Alex:  Yeah. It’s really disappointing. The lack of scholarship, to me, is stunning. As you’re pointing out, there are two kinds of scholarship. One, there’s the skeptical scholarship in terms of digging through their stuff and say, “Gee, this really doesn’t hold water,” or “This Richard Wiseman study doesn’t really prove anything. This is a debunking exercise; it shouldn’t be passed off as science.”  There’s that level of scholarship of just being on top of the skeptical writings, but there are some folks who are plowing ahead and publishing interesting results on PSI, or afterlife, or even UFOs. When you talk to the folks who you really would expect to know this stuff, they don’t, and that, to me, is really surprising.

Greg:  Yes. There was that example a couple of years ago with Rupert Sheldrake at a science conference. Basically, a guy was standing there, berating him, saying that PSI shouldn’t be at this science conference, because obviously there are no results in PSI.  Rupert was standing around and said, “Well, can I just ask you if you’ve read my research,” and he said, “No, but I’d be very suspicious of it, if I did.” It’s ridiculous. It just makes me laugh out loud [Laughter].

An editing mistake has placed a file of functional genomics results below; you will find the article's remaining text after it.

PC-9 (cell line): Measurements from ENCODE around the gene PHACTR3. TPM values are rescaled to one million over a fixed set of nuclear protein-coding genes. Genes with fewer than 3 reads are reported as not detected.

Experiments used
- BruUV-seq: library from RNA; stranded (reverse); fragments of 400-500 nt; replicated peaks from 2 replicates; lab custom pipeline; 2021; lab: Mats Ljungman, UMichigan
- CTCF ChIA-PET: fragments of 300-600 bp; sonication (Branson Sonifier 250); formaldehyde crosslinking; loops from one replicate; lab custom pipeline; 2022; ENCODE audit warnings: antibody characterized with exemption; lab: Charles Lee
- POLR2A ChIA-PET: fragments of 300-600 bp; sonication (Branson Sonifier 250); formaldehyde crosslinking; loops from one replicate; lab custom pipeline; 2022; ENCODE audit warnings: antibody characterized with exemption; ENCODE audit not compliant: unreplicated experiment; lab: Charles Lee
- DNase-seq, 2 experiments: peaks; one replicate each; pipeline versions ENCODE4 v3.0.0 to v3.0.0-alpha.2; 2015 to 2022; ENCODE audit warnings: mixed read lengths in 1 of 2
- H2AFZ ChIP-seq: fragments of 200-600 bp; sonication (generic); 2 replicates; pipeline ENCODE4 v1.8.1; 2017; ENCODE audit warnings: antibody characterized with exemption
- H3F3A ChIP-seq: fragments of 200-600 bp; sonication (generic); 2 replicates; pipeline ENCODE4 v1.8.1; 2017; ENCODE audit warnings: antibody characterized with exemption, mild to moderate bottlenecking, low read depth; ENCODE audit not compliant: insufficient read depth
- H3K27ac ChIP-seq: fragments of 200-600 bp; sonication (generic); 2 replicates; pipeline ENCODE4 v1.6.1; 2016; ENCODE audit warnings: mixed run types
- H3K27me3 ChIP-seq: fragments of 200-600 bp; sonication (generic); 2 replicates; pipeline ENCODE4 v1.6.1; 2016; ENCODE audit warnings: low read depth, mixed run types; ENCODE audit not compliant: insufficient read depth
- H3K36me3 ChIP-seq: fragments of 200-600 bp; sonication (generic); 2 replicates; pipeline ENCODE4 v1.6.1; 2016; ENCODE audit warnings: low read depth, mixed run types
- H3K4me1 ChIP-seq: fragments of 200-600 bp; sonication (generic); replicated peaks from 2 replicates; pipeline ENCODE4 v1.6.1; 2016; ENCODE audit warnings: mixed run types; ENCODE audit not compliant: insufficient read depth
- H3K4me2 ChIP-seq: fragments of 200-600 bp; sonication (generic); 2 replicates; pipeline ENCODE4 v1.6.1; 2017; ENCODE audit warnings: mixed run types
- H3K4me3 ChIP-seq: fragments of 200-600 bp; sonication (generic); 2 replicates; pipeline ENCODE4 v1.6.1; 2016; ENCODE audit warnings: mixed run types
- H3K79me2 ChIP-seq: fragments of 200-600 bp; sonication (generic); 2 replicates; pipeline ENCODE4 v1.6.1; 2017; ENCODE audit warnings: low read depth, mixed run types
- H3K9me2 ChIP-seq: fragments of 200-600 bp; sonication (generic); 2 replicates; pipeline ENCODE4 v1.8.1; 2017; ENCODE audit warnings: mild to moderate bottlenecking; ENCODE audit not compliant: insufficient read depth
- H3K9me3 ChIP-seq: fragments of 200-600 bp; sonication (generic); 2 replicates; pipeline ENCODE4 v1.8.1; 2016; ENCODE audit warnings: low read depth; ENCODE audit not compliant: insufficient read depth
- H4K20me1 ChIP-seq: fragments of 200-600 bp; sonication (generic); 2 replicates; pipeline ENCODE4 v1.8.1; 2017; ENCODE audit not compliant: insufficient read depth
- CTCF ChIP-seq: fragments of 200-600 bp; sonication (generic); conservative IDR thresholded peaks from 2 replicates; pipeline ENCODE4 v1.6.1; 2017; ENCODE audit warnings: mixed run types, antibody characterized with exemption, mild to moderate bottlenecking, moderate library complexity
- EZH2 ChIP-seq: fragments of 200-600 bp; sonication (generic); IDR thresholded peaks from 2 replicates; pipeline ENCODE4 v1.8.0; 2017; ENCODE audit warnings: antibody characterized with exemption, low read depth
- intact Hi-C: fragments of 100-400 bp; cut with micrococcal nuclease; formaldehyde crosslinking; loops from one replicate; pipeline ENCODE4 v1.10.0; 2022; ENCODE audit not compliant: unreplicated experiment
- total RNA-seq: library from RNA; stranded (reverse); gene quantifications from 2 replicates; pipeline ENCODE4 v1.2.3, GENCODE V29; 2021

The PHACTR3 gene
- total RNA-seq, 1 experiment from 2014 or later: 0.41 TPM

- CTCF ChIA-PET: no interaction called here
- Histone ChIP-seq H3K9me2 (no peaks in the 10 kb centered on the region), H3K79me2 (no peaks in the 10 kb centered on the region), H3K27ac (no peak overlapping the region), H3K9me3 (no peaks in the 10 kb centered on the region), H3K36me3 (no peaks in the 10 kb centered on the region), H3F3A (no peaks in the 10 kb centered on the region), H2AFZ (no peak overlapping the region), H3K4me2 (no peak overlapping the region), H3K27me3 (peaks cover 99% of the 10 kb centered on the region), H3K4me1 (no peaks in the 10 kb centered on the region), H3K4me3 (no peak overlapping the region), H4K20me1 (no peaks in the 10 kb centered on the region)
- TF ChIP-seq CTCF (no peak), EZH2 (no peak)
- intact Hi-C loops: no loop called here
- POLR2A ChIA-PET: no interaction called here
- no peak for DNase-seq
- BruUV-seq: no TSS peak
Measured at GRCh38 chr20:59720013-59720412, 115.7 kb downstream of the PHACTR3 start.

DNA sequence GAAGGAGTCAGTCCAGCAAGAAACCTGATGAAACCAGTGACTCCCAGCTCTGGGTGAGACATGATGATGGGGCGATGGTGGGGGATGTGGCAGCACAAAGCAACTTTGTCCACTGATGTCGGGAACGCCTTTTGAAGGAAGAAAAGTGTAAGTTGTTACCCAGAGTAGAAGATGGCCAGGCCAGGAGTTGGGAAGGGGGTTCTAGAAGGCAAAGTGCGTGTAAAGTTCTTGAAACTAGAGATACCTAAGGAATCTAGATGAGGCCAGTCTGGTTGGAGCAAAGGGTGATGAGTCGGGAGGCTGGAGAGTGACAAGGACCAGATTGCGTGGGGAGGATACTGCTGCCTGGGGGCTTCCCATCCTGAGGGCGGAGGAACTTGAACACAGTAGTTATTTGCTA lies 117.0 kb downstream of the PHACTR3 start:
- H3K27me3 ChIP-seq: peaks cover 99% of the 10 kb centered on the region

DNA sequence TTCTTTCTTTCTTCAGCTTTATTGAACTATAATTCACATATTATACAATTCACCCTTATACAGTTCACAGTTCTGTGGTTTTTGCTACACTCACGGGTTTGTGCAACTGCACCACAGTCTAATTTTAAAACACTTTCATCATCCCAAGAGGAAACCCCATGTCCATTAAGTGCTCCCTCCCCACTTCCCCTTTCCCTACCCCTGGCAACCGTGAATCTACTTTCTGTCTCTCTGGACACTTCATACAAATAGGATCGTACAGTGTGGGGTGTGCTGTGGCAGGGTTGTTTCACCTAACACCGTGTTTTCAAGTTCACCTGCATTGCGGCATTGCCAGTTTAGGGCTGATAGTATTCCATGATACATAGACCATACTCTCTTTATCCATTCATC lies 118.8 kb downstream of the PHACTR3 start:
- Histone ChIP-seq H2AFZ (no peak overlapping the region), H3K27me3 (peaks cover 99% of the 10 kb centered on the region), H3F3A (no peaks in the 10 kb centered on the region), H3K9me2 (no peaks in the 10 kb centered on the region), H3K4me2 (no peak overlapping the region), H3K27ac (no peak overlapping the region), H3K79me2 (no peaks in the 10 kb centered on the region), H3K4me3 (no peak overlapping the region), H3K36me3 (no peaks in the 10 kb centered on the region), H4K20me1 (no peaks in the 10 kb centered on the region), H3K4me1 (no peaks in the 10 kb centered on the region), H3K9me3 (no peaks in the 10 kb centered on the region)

Alex:  Right! I wouldn’t believe it even if it was true.

Greg:  Yes, and he hasn’t read anything, but says it shouldn’t be at a science conference.  You know, what other field a scientist would be able to say that about: “That medical stuff shouldn’t be at this conference, because its absolute crap, but I haven’t read the research.” They’d be laughed out of town, but they get to say it when it comes to paranormal, parapsychology, and that sort of stuff. It’s crazy, really. Again, how do you change that perception? It’s that perception that PSI can be ridiculed to start with that lets people get away with that sort of nonsense.